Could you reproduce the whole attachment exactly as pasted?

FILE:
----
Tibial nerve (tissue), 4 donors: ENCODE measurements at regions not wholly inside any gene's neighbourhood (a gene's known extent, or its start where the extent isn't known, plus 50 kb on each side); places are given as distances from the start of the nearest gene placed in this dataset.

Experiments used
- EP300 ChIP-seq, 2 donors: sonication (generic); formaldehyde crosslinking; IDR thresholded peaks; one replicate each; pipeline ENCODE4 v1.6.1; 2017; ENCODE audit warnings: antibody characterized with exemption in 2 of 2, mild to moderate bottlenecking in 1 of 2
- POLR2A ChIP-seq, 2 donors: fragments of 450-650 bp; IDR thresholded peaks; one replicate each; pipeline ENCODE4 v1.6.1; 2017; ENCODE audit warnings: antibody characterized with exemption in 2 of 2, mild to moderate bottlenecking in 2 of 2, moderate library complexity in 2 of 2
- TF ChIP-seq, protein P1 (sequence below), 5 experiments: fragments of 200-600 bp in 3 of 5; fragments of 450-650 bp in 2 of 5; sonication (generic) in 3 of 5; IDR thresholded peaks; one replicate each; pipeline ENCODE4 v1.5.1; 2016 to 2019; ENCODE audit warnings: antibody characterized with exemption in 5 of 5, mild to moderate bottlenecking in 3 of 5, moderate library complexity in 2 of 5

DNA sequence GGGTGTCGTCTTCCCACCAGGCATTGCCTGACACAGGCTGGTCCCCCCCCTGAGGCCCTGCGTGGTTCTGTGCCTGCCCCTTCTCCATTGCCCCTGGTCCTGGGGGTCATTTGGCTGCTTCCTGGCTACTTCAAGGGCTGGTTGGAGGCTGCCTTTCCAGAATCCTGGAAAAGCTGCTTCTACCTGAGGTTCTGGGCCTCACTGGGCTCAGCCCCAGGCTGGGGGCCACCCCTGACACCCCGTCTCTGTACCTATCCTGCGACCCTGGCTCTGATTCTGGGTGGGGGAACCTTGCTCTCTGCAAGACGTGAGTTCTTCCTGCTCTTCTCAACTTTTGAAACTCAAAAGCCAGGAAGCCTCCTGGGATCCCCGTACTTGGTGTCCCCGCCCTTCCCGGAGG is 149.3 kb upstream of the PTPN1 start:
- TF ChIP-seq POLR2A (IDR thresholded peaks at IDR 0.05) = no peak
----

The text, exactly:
Tibial nerve (tissue), 4 donors: ENCODE measurements at regions not wholly inside any gene's neighbourhood (a gene's known extent, or its start where the extent isn't known, plus 50 kb on each side); places are given as distances from the start of the nearest gene placed in this dataset.

Experiments used
- EP300 ChIP-seq, 2 donors: sonication (generic); formaldehyde crosslinking; IDR thresholded peaks; one replicate each; pipeline ENCODE4 v1.6.1; 2017; ENCODE audit warnings: antibody characterized with exemption in 2 of 2, mild to moderate bottlenecking in 1 of 2
- POLR2A ChIP-seq, 2 donors: fragments of 450-650 bp; IDR thresholded peaks; one replicate each; pipeline ENCODE4 v1.6.1; 2017; ENCODE audit warnings: antibody characterized with exemption in 2 of 2, mild to moderate bottlenecking in 2 of 2, moderate library complexity in 2 of 2
- TF ChIP-seq, protein P1 (sequence below), 5 experiments: fragments of 200-600 bp in 3 of 5; fragments of 450-650 bp in 2 of 5; sonication (generic) in 3 of 5; IDR thresholded peaks; one replicate each; pipeline ENCODE4 v1.5.1; 2016 to 2019; ENCODE audit warnings: antibody characterized with exemption in 5 of 5, mild to moderate bottlenecking in 3 of 5, moderate library complexity in 2 of 5

DNA sequence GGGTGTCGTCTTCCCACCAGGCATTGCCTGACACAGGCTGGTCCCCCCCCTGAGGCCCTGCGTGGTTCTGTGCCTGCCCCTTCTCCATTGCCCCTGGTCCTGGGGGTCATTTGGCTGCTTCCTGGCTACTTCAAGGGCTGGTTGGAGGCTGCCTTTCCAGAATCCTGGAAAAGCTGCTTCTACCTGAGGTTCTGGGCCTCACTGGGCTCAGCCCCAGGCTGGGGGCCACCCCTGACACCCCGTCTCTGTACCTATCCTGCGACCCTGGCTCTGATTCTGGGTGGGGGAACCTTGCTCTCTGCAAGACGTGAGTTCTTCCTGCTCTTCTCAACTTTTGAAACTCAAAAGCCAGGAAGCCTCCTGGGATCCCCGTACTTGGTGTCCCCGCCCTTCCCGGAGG is 149.3 kb upstream of the PTPN1 start:
- TF ChIP-seq POLR2A (IDR thresholded peaks at IDR 0.05) = no peak